Ann Trow (Madame Restell) (1812–1878)

Ann Trow (Madame Restell) (1812–1878)Self-proclaimed female physician Ann Trow was a women’s reproductive health specialist as well as an abortion provider in New York City, New York during the mid 1800s. Although she had no formal medical training or background, Trow provided women with healthcare and abortions under the alias Madame Restell. Restell gained attention across the United States for her career as a professional abortionist during a time when abortions were highly regulated and punishable with imprisonment. Restell was tried numerous times for carrying out abortions. She never confessed to any crimes, but she was convicted on several occasions. Her services as a business woman, medicine producer, abortion provider, boarding

Light Therapy for Neonatal Jaundice

Light Therapy for Neonatal Jaundice Light therapy, also called phototherapy, exposes infants with jaundice, a yellowing of the skin and eyes, to artificial or natural light to break down the buildup of bilirubin pigment in the blood. Bilirubin is an orange to red pigment produced when red blood cells break down, which causes infants to turn into a yellowish color. Small amounts of bilirubin in the blood are normal, but when there is an accumulation of excess bilirubin pigment, the body deposits the excess bilirubin in the layer of fat beneath the skin. That accumulation of bilirubin causes the skin and the white areas of the eye to appear yellowed, a common symptom of jaundice. Buildup of bilirubin typically occurs when the immature liver of a newborn

“Traditional postpartum practices and rituals: a qualitative systematic review” (2007), by Cindy-Lee Dennis, Kenneth Fung, Sophie Grigoriadis, Gail Erlick Robinson, Sarah Romans and Lori Ross

“Traditional postpartum practices and rituals: a qualitative systematic review” (2007), by Cindy-Lee Dennis, Kenneth Fung, Sophie Grigoriadis, Gail Erlick Robinson, Sarah Romans and Lori RossIn the 2007 paper “Traditional postpartum practices and rituals: a qualitative systematic review,” Toronto-based researchers showed that women from different cultures around the world follow similar postpartum practices after giving birth. At the University of Toronto in Toronto, Canada, Cindy-Lee Dennis, Kenneth Fung, Sophie Grigoriadis, Gail Erlick Robinson, Sarah Romans, and Lori Ross examined fifty-one studies from over twenty countries that focused on traditional postpartum practices. The authors found that across the twenty countries, each culture’s postpartum practice included a specified rest period, a prescribed diet, and organized support from family members.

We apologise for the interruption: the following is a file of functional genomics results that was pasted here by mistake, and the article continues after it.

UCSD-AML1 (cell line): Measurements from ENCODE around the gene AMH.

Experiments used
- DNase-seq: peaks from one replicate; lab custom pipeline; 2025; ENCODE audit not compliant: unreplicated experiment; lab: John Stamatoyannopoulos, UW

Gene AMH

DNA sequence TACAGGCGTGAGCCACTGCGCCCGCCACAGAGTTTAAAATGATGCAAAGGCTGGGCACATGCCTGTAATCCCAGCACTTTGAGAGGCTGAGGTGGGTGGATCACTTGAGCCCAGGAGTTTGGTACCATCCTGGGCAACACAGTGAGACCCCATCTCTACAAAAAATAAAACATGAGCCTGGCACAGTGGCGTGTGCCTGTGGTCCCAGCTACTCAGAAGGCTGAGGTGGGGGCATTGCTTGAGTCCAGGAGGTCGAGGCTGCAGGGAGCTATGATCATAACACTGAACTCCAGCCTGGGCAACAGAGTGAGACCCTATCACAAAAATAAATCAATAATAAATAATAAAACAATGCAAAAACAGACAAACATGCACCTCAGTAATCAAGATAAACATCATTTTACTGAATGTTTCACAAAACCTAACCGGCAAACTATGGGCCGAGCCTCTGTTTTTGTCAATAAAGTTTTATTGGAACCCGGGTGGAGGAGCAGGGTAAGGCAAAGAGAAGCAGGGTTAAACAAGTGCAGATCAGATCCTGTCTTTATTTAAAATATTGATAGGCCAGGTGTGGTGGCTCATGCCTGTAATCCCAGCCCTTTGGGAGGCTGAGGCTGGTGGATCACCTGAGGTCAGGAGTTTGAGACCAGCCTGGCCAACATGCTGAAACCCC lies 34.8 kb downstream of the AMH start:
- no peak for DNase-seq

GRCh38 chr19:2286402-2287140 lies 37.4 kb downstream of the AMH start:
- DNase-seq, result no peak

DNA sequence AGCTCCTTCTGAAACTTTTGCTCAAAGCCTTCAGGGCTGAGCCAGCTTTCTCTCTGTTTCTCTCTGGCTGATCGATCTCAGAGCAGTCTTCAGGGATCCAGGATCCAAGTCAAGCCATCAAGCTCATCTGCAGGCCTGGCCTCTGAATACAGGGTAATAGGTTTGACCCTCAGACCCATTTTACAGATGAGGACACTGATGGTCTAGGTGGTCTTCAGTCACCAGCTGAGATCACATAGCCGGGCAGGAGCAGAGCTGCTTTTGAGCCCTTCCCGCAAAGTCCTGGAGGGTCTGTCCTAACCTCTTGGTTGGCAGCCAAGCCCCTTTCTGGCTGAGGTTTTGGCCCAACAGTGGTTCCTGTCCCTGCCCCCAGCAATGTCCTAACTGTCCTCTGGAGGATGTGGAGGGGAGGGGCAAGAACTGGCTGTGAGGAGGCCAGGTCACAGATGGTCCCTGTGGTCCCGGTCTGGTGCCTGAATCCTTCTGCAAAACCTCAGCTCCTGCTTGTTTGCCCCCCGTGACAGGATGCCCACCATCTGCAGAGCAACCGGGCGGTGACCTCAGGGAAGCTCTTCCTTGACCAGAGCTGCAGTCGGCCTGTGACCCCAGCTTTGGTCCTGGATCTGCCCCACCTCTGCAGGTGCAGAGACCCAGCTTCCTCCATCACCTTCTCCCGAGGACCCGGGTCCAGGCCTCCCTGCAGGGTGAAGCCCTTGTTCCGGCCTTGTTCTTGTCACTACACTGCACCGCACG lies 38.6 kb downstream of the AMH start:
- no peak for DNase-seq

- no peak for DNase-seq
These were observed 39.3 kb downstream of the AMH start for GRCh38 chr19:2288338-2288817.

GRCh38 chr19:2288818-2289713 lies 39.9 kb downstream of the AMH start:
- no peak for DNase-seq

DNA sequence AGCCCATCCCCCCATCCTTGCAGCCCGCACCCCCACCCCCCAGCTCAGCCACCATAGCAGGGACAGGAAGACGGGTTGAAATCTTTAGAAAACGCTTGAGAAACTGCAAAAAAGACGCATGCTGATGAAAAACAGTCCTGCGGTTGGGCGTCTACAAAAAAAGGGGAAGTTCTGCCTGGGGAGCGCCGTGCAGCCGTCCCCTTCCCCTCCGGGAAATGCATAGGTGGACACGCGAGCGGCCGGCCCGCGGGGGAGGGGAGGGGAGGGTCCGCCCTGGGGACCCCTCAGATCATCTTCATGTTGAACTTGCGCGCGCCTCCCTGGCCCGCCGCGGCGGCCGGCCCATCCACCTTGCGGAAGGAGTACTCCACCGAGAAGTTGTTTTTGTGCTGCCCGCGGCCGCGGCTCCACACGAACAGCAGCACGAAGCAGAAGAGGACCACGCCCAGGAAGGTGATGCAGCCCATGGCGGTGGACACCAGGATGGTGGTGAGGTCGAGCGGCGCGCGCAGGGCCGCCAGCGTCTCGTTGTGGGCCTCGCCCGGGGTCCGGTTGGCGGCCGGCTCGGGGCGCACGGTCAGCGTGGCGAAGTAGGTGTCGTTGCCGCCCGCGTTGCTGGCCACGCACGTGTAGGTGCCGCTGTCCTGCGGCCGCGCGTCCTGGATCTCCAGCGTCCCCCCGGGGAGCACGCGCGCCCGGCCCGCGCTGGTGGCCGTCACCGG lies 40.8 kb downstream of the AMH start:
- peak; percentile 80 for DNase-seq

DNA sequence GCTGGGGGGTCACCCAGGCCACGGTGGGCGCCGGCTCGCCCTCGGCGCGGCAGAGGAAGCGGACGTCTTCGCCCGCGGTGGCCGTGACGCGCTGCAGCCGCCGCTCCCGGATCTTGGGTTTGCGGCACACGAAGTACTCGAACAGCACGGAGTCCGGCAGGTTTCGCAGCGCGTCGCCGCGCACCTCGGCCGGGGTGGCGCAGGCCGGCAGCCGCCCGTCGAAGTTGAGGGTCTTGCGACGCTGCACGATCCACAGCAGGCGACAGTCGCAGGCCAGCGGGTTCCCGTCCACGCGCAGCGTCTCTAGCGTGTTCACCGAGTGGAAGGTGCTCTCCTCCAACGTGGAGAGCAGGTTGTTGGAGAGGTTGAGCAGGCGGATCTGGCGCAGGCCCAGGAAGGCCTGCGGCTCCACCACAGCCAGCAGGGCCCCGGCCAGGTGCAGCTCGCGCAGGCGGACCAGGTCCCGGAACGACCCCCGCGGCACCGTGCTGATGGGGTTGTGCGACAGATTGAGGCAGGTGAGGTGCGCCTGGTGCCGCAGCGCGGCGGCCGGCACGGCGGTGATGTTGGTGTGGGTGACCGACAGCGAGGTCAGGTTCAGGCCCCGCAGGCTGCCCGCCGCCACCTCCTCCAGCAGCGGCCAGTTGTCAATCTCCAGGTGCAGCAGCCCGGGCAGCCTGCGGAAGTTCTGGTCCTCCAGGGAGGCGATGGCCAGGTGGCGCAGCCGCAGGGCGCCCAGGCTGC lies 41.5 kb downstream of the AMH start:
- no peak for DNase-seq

The Ponseti Method to Treat Club Foot

The Ponseti Method to Treat Club FootIgnacio Vives Ponseti developed a noninvasive method for treating congenital club foot in the US during the late 1940s. Congenital club foot is a deformity that affects the tissues in the lower leg and foot such that the foot abnormally turns inwards and upwards. Ponseti developed the method after noting that an affected infant's tissues are malleable and could respond to gentle correction instead of the surgeries that surgeons used to treat club foot at the time. The Ponseti method consists of a series of manual manipulations followed by setting the affected foot in a cast to gradually realign the foot. The Ponseti method became widely-used in the 1990s as doctors and families of affected infants gained interest in effective, nonsurgical treatments for club-foot. By the twenty-first century, orthopedists worldwide used the Ponseti

“Screening for Breast Cancer with Mammography” (2013), by Peter Gøtzsche and Karsten Jørgensen

“Screening for Breast Cancer with Mammography” (2013), by Peter Gøtzsche and Karsten Jørgensen “Screening for Breast Cancer with Mammography” is a Cochrane systematic review originally published by Peter Gøtzsche and Karsten Jørgensen in 2001 and updated multiple times by 2013. In the 2013 article, the authors discuss the reliability of the results from different clinical trials involving mammography and provide their conclusions about whether mammography screening is useful in preventing deaths from breast cancer. Mammography is an X-ray technique used to detect abnormalities in breast tissue, such as breast cancer, which affects about twelve percent of women in the world and has a significant risk of mortality. The authors concluded that mammography screenings reduced breast cancer mortality, but resulted in problems such as